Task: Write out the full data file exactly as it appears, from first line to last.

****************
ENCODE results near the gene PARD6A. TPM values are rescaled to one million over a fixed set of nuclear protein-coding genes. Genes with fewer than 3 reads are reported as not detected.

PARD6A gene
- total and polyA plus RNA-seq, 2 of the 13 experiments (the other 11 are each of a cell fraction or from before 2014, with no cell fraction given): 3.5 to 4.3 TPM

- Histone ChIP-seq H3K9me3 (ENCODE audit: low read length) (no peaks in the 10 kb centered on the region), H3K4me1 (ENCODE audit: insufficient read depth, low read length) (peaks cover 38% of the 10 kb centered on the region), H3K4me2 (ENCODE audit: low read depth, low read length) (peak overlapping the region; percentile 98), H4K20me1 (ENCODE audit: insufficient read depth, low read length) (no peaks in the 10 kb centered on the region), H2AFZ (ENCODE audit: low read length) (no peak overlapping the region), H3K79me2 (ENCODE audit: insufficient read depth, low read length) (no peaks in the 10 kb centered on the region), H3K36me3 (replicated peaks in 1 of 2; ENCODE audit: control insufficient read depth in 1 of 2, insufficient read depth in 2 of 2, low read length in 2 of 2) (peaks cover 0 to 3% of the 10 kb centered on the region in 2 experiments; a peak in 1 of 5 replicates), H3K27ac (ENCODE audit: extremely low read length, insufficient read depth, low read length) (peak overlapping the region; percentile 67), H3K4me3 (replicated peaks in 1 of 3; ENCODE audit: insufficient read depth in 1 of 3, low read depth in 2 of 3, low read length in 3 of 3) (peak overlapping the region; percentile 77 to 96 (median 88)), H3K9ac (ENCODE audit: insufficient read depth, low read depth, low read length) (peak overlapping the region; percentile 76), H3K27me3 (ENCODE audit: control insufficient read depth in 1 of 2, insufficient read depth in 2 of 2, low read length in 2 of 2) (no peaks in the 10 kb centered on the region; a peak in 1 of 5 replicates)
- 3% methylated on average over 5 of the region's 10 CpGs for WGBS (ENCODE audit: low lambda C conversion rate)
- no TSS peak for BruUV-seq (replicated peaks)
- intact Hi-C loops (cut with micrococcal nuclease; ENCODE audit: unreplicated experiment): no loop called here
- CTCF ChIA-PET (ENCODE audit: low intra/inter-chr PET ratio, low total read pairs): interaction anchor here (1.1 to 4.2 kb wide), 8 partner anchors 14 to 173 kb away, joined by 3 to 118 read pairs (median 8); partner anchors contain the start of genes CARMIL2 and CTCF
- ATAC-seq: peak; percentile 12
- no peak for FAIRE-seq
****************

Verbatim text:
ENCODE results near the gene PARD6A. TPM values are rescaled to one million over a fixed set of nuclear protein-coding genes. Genes with fewer than 3 reads are reported as not detected.

PARD6A gene
- total and polyA plus RNA-seq, 2 of the 13 experiments (the other 11 are each of a cell fraction or from before 2014, with no cell fraction given): 3.5 to 4.3 TPM

- Histone ChIP-seq H3K9me3 (ENCODE audit: low read length) (no peaks in the 10 kb centered on the region), H3K4me1 (ENCODE audit: insufficient read depth, low read length) (peaks cover 38% of the 10 kb centered on the region), H3K4me2 (ENCODE audit: low read depth, low read length) (peak overlapping the region; percentile 98), H4K20me1 (ENCODE audit: insufficient read depth, low read length) (no peaks in the 10 kb centered on the region), H2AFZ (ENCODE audit: low read length) (no peak overlapping the region), H3K79me2 (ENCODE audit: insufficient read depth, low read length) (no peaks in the 10 kb centered on the region), H3K36me3 (replicated peaks in 1 of 2; ENCODE audit: control insufficient read depth in 1 of 2, insufficient read depth in 2 of 2, low read length in 2 of 2) (peaks cover 0 to 3% of the 10 kb centered on the region in 2 experiments; a peak in 1 of 5 replicates), H3K27ac (ENCODE audit: extremely low read length, insufficient read depth, low read length) (peak overlapping the region; percentile 67), H3K4me3 (replicated peaks in 1 of 3; ENCODE audit: insufficient read depth in 1 of 3, low read depth in 2 of 3, low read length in 3 of 3) (peak overlapping the region; percentile 77 to 96 (median 88)), H3K9ac (ENCODE audit: insufficient read depth, low read depth, low read length) (peak overlapping the region; percentile 76), H3K27me3 (ENCODE audit: control insufficient read depth in 1 of 2, insufficient read depth in 2 of 2, low read length in 2 of 2) (no peaks in the 10 kb centered on the region; a peak in 1 of 5 replicates)
- 3% methylated on average over 5 of the region's 10 CpGs for WGBS (ENCODE audit: low lambda C conversion rate)
- no TSS peak for BruUV-seq (replicated peaks)
- intact Hi-C loops (cut with micrococcal nuclease; ENCODE audit: unreplicated experiment): no loop called here
- CTCF ChIA-PET (ENCODE audit: low intra/inter-chr PET ratio, low total read pairs): interaction anchor here (1.1 to 4.2 kb wide), 8 partner anchors 14 to 173 kb away, joined by 3 to 118 read pairs (median 8); partner anchors contain the start of genes CARMIL2 and CTCF
- ATAC-seq: peak; percentile 12
- no peak for FAIRE-seq